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story.lead_photo.caption Blu-ray case for The Killing of a Sacred Deer

The Killing of a Sacred Deer,

directed by Yorgos Lanthimos

(R, 2 hours, 1 minute)

This curious psychological thriller does not suit the following occasions: a date night, a family get-together, an audience that abhors sadism, or one filled with sensitive sorts who tend to wake up in the middle of the night and dwell on the perversity that can affect fellow humans.

For the few hardy souls remaining as possible audience members after this advice, here's a bare-bones framework of the story: Dr. Steven Murphy (Colin Farrell), a respected and successful cardiovascular surgeon, quietly takes Martin (Barry Keoghan), a teen whose father died on the surgeon's operating table, into his family, made up of ophthalmologist wife Anna (Nicole Kidman), 12-year-old son Bob (Sunny Suljic) and 14-year-old daughter Kim (Raffey Cassidy). Martin's behavior isn't quite what the family expects, deteriorating until he confronts Steven with a long-forgotten transgression that will shatter the Murphys' domestic bliss.

Those who have seen some of Lanthimos' bleak, dark films -- like The Lobster -- will have a pretty good idea what they're in for here. You've been warned.

The Revival (not rated, 1 hour, 25 minutes) This festival favorite, the directing debut of Arkansas native and University of Central Arkansas assistant professor Jennifer Gerber (interim executive director of the Hot Springs Documentary Film Festival) stars David Rysdahl in a stunningly understated and naturally realized story (mostly filmed around Hot Springs) of Eli, a brainy Harvard-educated Southern preacher who has an affair with a troubled young man passing through town. After transgressions occur, hypocrisy is revealed, and troubles result. With Zachary Booth, Lucy Faust, Raymond McAnally, Stephen Ellis.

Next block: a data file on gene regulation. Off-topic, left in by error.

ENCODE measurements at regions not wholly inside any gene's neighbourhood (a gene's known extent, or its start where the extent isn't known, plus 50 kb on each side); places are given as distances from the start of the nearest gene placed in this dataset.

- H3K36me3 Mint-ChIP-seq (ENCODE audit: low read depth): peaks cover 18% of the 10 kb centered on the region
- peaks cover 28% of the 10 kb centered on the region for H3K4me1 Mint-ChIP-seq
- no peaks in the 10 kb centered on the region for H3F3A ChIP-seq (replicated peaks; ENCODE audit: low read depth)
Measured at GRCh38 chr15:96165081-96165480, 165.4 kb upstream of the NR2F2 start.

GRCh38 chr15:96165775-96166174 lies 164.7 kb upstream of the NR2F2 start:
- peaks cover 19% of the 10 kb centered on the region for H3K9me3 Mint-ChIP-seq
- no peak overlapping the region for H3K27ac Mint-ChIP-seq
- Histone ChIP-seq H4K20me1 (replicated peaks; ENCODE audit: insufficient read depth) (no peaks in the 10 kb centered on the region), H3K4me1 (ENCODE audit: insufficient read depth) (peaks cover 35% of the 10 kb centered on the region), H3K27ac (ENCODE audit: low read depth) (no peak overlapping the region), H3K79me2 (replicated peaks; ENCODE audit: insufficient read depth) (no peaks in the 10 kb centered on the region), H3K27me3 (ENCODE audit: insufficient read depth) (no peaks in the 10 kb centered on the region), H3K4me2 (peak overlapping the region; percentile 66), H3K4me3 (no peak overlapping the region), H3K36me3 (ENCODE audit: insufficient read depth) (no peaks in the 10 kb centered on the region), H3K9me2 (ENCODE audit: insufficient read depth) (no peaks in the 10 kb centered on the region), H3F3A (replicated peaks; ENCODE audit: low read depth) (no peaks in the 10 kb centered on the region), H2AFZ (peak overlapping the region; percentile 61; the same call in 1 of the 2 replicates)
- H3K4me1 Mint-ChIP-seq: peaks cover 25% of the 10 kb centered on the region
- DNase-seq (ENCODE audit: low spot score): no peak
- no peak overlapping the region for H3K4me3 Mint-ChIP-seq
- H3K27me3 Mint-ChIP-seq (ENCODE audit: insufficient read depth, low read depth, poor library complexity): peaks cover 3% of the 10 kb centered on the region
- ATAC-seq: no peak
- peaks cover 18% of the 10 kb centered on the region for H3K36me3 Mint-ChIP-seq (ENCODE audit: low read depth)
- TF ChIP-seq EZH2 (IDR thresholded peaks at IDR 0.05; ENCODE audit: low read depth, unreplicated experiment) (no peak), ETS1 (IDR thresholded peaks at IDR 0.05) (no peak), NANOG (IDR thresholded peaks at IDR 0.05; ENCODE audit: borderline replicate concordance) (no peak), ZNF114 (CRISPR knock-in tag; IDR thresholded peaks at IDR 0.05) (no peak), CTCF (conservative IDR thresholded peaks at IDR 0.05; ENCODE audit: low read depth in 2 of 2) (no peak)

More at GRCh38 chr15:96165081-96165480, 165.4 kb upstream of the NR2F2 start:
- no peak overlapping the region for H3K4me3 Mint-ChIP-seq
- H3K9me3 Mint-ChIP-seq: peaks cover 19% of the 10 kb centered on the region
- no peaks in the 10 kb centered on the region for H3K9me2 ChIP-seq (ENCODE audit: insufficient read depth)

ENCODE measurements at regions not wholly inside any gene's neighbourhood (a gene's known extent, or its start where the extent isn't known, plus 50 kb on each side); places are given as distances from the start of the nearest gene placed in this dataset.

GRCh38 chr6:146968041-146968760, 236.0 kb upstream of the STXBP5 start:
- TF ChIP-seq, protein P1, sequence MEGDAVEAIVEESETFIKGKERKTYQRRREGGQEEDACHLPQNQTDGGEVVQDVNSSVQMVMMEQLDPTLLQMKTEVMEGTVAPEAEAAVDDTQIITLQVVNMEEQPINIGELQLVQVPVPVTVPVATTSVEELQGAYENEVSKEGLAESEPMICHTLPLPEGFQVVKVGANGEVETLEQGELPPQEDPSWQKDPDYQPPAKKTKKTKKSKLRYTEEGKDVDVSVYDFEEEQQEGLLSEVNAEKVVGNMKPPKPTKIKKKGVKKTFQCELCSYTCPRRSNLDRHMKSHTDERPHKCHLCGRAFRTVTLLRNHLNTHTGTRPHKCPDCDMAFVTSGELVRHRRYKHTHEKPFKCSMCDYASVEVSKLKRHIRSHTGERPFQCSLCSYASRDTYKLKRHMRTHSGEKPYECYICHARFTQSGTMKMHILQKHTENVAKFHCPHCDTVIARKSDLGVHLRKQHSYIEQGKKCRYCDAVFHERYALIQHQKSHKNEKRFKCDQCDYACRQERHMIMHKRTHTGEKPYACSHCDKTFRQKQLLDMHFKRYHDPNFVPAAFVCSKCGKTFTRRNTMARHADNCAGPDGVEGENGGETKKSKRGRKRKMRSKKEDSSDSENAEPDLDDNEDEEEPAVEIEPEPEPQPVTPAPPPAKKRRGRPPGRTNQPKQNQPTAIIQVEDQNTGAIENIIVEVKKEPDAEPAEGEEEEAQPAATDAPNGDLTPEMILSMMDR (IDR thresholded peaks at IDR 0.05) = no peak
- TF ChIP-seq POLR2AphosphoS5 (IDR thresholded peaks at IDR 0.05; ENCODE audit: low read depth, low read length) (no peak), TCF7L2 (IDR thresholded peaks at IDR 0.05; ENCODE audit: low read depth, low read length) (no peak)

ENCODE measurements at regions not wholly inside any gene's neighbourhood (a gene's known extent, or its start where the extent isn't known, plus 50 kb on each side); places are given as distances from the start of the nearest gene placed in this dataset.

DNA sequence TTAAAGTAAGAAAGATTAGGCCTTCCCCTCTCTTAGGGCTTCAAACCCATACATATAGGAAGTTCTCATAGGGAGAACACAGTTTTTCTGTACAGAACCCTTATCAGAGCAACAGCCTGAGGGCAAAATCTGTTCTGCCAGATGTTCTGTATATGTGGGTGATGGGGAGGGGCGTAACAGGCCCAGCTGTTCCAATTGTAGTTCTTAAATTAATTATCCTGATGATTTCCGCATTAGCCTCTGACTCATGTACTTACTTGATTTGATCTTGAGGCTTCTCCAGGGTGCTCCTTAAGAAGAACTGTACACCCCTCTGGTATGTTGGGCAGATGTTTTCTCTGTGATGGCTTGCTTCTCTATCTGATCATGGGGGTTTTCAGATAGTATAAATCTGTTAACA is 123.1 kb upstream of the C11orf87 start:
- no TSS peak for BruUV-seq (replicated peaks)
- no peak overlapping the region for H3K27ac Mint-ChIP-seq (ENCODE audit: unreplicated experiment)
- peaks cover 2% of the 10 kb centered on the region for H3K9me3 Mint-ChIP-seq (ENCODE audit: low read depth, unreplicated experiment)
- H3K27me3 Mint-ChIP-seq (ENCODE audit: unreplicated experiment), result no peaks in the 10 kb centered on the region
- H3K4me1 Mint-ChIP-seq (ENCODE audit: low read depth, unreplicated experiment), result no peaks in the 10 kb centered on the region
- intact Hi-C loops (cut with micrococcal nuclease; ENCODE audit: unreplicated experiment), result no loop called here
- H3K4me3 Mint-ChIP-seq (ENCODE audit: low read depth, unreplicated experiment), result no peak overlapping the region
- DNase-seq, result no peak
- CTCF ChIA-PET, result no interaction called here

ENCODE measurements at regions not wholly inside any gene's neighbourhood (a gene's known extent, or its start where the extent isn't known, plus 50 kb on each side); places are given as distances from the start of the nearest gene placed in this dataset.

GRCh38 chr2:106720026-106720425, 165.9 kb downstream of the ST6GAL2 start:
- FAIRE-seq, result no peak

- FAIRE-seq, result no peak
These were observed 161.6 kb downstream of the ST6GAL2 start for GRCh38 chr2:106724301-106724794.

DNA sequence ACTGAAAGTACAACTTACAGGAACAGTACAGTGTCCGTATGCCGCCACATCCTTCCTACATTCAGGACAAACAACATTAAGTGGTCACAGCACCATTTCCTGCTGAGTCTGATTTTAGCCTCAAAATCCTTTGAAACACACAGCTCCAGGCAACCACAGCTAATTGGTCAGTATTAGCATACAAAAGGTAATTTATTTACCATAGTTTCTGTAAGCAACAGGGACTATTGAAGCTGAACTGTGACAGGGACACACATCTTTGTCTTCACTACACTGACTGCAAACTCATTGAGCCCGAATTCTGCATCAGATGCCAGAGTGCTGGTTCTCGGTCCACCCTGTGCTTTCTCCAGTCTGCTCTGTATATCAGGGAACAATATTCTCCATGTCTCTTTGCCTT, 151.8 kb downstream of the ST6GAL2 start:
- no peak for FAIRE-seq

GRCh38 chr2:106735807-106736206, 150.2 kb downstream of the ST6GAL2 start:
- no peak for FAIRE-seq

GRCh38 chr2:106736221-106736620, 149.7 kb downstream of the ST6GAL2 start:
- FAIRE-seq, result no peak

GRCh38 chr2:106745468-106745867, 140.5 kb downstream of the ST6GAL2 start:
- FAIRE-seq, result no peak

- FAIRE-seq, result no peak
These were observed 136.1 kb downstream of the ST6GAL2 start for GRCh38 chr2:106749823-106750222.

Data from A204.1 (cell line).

Geostorm (PG-13, 1 hour, 49 minutes) Gerard Butler appeals to plenty of movie audiences, but his presence doesn't do much for this expensive yet flat and illogical catastrophe fantasy (it should have invested more heavily in decent screenwriters). He plays satellite designer Jake Lawson, whose job is to figure out why the planet's weather, which is controlled by satellites, isn't behaving as its digital programmers want it to behave. With Jim Sturgess, Abbie Cornish, Ed Harris; directed by Dean Devlin.

Thank You for Your Service (R, 1 hour, 49 minutes) Miles Teller, who appears in a huge number of films lately, chalks up a good performance in this emotionally solid and believable drama. He plays Adam Schumann, one of a group of U.S. soldiers returning from Iraq who faces difficult challenges in re-entering his former peaceful civilian life. With Haley Bennett, Amy Schumer, Keisha Castle-Hughes, Scott Haze; directed by Jason Hall.

Goodbye Christopher Robin (PG, 1 hour, 47 minutes) An alternately charming and abrasive inspection of celebrity's effect on a family that concerns the relationship between Winnie the Pooh author A.A. Milne and his son Christopher Robin, whose toys inspired the make-believe world in which Pooh -- and Milne -- are superstars with a huge fan base. With Domhnall Gleeson, Margot Robbie, Alex Lawther, Kelly Macdonald; directed by Simon Curtis.

Professor Marston and the Wonder Women (R, 1 hour, 48 minutes) The muses that inspired Harvard psychologist Dr. William Moulton Marston to feminist superhero Wonder Woman in the 1940s were his wife Elizabeth Marston and their lover Olive Byrne. So how did that work? Although this film is too vague and weak in the knees to give a definitive answer, it's definitely food for thought. With Luke Evans, Connie Britton, Rebecca Hall, Bella Heathcote; directed by Angela Robinson.